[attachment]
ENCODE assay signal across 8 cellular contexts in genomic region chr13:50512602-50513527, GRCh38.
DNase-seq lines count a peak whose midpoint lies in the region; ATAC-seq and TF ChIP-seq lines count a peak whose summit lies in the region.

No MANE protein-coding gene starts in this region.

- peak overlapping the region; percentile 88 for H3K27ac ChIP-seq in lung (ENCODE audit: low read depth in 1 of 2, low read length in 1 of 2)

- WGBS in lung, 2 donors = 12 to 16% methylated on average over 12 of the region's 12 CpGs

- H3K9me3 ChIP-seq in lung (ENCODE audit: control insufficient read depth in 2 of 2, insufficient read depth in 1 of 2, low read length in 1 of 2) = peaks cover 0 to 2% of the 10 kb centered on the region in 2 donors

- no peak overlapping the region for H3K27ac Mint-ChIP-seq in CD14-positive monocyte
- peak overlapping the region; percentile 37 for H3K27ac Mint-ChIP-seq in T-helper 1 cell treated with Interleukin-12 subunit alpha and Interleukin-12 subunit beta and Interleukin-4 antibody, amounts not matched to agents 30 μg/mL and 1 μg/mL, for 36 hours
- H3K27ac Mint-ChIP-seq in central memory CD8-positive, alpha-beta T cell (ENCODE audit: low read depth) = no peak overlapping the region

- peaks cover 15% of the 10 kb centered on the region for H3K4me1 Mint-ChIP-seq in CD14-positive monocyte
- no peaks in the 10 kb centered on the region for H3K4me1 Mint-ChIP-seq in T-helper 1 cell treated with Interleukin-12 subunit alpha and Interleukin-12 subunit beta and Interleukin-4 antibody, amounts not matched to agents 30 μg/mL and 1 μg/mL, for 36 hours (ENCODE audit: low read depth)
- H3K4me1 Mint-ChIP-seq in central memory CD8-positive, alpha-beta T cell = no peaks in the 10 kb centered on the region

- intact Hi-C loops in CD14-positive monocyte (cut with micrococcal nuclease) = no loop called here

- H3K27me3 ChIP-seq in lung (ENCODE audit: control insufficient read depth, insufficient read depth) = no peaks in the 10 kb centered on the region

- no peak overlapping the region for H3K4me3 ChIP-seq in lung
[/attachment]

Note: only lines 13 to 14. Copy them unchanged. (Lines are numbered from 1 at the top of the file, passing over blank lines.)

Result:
- intact Hi-C loops in CD14-positive monocyte (cut with micrococcal nuclease) = no loop called here

- H3K27me3 ChIP-seq in lung (ENCODE audit: control insufficient read depth, insufficient read depth) = no peaks in the 10 kb centered on the region